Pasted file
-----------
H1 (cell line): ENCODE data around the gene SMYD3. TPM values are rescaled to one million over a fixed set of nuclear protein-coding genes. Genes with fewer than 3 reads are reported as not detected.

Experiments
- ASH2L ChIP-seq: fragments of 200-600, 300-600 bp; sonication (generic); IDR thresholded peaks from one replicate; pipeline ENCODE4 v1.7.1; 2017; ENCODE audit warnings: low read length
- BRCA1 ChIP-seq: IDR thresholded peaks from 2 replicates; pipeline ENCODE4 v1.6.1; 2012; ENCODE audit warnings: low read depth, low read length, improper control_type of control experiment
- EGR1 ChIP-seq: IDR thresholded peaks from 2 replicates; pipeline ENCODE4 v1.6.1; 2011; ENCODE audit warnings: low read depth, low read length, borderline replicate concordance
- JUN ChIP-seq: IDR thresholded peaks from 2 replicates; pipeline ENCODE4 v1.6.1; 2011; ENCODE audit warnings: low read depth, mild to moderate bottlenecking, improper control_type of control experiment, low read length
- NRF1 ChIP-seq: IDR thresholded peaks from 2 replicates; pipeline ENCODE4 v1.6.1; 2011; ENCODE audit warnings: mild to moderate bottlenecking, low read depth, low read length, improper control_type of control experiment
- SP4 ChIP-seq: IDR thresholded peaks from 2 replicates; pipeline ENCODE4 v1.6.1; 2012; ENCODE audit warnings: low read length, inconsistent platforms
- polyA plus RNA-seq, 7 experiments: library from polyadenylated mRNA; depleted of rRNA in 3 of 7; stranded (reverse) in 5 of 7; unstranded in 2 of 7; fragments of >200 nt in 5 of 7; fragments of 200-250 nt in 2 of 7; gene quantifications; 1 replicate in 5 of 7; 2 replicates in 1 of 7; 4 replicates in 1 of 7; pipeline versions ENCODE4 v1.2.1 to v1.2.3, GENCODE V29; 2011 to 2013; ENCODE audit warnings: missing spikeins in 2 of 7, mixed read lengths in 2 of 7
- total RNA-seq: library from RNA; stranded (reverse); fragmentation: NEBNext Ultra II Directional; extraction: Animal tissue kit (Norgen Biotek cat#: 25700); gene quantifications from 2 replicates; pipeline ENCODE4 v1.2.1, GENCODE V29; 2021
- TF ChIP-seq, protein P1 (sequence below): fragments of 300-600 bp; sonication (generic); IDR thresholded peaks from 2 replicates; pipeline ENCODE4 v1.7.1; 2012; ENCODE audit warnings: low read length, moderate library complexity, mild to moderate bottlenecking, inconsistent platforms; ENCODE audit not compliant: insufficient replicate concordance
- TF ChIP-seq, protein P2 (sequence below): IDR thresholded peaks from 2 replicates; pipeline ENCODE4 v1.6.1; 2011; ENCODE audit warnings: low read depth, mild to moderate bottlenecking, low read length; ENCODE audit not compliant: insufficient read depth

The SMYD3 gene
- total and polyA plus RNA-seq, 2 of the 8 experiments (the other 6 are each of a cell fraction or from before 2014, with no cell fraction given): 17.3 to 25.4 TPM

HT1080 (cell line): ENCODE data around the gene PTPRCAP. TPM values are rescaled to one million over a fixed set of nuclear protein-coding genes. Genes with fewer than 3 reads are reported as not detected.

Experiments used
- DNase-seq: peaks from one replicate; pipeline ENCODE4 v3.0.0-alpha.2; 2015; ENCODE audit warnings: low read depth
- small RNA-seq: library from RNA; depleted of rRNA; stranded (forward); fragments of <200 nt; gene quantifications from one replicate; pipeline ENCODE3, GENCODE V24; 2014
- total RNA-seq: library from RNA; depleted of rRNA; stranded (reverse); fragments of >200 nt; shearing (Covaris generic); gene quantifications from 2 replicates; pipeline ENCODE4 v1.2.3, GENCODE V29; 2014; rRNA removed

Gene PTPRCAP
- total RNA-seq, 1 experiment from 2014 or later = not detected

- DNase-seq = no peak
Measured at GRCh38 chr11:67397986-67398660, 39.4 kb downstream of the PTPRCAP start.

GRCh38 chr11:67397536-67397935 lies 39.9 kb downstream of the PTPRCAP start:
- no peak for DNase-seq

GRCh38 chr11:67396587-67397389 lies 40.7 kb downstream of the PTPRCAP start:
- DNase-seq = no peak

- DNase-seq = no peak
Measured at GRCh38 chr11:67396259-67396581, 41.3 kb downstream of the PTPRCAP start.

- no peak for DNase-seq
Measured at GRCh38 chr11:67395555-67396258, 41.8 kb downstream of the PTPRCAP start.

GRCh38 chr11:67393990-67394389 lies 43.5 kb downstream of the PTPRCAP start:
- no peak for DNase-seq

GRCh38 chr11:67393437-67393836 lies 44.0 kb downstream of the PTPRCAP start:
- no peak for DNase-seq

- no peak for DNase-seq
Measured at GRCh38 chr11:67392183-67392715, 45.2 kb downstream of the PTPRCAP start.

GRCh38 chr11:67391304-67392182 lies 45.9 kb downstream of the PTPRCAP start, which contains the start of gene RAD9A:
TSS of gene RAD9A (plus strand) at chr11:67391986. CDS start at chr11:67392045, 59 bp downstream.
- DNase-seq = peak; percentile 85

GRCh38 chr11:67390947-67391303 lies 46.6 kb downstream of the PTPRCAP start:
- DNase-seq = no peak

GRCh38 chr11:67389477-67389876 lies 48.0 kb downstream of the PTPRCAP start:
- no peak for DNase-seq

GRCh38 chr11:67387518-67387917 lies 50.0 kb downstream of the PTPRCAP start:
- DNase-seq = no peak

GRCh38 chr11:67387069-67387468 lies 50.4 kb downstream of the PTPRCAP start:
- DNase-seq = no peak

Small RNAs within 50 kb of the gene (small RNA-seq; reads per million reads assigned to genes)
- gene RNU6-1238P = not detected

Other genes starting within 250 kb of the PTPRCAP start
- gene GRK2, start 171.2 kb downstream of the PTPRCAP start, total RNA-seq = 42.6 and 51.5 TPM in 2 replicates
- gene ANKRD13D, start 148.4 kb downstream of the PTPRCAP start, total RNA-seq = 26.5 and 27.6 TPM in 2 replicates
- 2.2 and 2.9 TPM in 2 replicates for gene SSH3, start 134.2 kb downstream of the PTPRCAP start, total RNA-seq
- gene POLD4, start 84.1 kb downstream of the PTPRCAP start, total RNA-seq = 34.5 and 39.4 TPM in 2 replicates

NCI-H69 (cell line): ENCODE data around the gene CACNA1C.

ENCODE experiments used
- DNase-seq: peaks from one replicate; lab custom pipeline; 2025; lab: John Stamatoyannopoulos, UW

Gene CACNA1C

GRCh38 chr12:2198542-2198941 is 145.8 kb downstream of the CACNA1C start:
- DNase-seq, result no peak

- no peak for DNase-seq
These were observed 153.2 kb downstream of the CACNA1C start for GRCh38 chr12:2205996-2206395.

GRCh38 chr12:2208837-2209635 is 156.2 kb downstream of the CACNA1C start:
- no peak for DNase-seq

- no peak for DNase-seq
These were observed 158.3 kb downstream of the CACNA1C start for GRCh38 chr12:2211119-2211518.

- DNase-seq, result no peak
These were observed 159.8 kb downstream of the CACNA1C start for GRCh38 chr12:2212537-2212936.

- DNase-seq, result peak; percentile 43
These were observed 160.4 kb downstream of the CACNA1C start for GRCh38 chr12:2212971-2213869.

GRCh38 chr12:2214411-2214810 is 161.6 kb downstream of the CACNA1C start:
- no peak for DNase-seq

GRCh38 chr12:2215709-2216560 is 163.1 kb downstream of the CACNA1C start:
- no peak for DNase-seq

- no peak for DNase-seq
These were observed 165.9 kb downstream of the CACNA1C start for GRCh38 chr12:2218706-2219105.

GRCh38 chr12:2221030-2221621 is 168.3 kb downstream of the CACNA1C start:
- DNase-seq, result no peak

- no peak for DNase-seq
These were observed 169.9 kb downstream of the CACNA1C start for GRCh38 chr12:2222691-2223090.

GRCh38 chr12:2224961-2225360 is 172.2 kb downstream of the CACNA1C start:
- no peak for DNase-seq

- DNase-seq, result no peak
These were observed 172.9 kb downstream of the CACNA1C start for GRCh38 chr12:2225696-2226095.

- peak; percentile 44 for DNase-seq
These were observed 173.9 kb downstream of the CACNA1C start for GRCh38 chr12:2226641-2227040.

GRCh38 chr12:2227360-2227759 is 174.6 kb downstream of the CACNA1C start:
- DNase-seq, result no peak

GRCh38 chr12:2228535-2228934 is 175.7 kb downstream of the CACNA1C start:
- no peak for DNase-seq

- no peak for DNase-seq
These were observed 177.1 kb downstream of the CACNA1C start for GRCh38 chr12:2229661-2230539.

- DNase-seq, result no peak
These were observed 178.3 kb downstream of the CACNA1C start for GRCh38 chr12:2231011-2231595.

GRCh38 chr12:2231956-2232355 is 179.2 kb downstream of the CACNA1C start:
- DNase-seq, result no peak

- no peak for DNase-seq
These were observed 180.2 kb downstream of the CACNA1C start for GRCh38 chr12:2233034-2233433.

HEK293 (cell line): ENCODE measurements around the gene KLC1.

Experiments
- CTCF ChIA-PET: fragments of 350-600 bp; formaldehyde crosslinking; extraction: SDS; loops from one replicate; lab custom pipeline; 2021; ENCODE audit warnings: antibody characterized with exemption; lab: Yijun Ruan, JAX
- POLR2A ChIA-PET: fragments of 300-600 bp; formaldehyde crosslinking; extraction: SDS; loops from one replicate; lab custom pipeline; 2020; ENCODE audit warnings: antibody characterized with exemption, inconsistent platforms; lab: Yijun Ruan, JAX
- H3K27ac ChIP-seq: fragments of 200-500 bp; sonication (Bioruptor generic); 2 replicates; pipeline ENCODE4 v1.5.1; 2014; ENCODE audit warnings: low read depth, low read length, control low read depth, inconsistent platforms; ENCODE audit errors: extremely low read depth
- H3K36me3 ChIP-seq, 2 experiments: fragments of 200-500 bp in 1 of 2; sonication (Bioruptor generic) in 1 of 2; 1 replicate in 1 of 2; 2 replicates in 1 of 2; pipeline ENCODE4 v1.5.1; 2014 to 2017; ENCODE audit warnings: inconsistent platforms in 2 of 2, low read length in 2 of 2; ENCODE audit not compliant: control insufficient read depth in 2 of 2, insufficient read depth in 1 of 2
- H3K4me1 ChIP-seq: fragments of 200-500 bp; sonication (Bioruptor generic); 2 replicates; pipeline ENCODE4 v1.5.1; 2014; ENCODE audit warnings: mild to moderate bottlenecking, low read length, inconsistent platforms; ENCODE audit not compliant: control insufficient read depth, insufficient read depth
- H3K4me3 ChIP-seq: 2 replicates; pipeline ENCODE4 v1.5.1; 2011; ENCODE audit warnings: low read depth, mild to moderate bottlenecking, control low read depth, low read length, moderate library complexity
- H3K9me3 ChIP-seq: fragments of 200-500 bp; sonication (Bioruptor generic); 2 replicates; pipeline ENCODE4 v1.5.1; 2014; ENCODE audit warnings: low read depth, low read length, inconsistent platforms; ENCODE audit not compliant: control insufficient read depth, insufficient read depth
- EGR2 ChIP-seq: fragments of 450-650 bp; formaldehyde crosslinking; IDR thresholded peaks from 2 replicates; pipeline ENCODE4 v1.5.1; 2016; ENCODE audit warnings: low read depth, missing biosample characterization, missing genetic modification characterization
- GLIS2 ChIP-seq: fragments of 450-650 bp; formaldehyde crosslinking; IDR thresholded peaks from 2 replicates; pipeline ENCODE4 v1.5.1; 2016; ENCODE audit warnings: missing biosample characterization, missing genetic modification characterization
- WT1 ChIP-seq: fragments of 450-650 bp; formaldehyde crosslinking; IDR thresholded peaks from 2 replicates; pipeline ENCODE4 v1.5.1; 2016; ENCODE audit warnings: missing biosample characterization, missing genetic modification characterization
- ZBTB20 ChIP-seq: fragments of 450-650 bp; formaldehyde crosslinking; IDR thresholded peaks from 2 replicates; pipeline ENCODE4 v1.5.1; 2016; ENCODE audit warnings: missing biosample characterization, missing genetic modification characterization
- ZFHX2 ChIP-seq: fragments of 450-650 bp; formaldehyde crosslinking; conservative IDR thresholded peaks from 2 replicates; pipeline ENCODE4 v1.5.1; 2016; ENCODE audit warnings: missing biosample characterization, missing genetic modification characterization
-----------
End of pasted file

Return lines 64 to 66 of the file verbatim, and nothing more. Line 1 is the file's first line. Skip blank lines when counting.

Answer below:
GRCh38 chr12:2208837-2209635 is 156.2 kb downstream of the CACNA1C start:
- no peak for DNase-seq

- no peak for DNase-seq